Harvard Law School Professor Alan M. Dershowitz defended on Thursday Israel’s decision to secure the return of captured soldier Gilad Shalit in exchange for the release of around 1,000 Palestinian prisoners as part and parcel of Israeli democracy, something that he said Western observers do not take sufficient care to understand.
Dershowitz made the remarks at a talk alongside Rabbi Jonathan H. Sacks, the chief religious leader of British Jews, and said that Israel’s decision to agree to a swap represents a vital democracy insofar as the movement to secure Shalit’s freedom was a popular one that was led by his family and carried out in the court of public opinion.
“No matter what we may think in the halls of academia ... ultimately, the decision has to be made by Israelis,” Dershowitz said.
Many observers have criticized Israel’s choice to release a large number of prisoners in exchange for Shalit’s return, a decision that many say will lead to further kidnappings of Israeli soldiers to be used as bargaining chips. Dershowitz pushed back against American criticism of Israeli policy by saying that American critics of Israel do not adequately take into consideration Israel’s status as a democracy, which he said entitles it to a greater degree of independence than some of its critics grant.
In the wake of the exchange, Dershowitz and Sacks both said it was important for Israel to retain its Jewish identity even in the hailstorm of conflict, adding that the long-standing tension between Israelis and Palestinians should, in principle, be able to lead to a sense of understanding between the two peoples.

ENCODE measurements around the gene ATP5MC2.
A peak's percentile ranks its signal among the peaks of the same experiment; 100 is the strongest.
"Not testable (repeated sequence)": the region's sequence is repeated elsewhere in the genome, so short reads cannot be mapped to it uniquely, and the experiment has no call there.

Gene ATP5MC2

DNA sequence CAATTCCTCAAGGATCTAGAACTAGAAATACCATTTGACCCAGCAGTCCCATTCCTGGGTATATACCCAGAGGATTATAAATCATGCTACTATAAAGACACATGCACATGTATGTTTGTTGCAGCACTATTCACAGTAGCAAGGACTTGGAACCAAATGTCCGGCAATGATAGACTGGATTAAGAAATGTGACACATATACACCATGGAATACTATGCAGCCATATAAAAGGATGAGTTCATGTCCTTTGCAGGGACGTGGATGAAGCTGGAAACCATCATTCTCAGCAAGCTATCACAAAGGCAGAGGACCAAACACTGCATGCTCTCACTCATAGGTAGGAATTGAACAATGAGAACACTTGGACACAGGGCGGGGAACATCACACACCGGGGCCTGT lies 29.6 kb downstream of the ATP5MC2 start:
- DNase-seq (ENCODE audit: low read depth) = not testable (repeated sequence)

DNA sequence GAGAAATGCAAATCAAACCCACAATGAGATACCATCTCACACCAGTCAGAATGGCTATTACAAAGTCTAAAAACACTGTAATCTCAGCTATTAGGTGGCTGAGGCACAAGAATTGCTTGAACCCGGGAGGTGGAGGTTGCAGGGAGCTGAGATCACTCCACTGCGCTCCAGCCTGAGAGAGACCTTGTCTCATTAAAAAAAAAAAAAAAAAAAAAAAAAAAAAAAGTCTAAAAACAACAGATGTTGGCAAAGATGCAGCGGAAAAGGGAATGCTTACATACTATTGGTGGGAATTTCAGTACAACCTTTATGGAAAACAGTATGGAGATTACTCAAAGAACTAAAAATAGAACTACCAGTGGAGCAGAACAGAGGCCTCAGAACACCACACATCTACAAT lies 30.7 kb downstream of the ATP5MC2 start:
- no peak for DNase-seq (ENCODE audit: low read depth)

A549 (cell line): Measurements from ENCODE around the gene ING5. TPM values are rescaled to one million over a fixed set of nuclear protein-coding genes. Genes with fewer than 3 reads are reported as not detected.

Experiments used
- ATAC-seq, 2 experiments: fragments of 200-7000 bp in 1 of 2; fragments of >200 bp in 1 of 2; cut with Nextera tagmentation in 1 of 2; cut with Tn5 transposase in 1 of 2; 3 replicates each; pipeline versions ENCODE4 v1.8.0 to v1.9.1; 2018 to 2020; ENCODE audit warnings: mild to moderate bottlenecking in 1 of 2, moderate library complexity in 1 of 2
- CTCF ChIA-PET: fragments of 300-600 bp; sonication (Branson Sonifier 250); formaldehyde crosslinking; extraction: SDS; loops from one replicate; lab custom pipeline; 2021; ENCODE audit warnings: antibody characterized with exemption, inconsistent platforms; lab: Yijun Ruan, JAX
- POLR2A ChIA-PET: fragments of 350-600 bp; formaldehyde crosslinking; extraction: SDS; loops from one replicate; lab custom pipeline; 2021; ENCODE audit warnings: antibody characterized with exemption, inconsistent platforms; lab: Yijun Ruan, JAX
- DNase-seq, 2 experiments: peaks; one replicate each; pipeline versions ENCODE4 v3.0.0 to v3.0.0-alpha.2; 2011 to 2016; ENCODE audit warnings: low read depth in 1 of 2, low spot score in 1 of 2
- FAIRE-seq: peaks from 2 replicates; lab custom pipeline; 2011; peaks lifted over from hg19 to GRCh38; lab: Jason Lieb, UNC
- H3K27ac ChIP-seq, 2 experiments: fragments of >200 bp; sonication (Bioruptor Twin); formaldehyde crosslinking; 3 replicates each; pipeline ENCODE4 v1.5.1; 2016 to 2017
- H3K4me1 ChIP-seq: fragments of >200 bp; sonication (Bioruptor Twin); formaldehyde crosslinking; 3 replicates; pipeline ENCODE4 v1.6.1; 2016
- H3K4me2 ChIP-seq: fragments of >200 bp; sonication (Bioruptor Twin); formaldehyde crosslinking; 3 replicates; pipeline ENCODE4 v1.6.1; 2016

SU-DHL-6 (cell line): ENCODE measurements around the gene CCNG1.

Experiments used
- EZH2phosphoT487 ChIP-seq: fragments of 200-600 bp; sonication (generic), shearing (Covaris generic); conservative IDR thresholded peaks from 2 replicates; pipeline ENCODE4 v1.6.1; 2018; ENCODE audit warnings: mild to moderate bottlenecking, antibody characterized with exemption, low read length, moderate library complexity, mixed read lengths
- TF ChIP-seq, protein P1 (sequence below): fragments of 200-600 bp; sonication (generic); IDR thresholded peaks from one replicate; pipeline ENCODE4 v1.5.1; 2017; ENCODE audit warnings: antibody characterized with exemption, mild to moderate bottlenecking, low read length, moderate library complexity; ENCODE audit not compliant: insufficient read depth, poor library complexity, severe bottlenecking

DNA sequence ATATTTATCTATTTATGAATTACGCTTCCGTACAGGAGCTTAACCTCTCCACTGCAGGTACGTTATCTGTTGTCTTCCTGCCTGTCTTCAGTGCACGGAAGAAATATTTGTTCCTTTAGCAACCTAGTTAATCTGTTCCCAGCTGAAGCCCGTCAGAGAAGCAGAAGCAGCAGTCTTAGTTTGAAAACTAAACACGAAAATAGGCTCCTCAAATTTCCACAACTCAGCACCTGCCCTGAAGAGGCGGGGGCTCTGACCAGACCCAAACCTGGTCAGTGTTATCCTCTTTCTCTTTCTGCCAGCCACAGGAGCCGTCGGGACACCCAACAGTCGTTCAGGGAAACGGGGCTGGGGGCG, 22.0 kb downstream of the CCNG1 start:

“If there is anyone on earth who should be able to understand Jewish struggles, it’s Palestinians,” Sacks said. “And if there is anyone on earth who should be able to understand Palestinian struggles, it’s Jews.”
Dershowitz said that while the conflict is headed in the wrong direction politically, it is moving in the right direction intellectually.
“It can’t be based on ‘it’s our home’ or ‘it’s your home,’” Dershowitz said. “It’s the home of both people and both people have to live in peace with each other.”
Both Sacks and Dershowitz, two highly vocal advocates for a Jewish state, recognized the difficulty of the conflict. For all their expertise on the matter, neither Sacks nor Dershowitz had a clear view of whether the effort to achieve peace is progressing in the right direction.
Both men said that there was an inevitability to the tie between the Jewish people’s history and today’s Israel. Because Jews are unique in their perpetual homelessness, Israel remains a product of Jews’ history of trauma and expulsion, Sacks said.
“Jews discovered that there was not one inch on the face of the planet that they could call home,” Sacks said.
“It’s hard to see how, in a world in which there are 56 Islamic states and at least 82 Christian states, there isn’t room for one Jewish state,” Sacks added. “Whatever criterion you use, Jews have a right to this very small space.”
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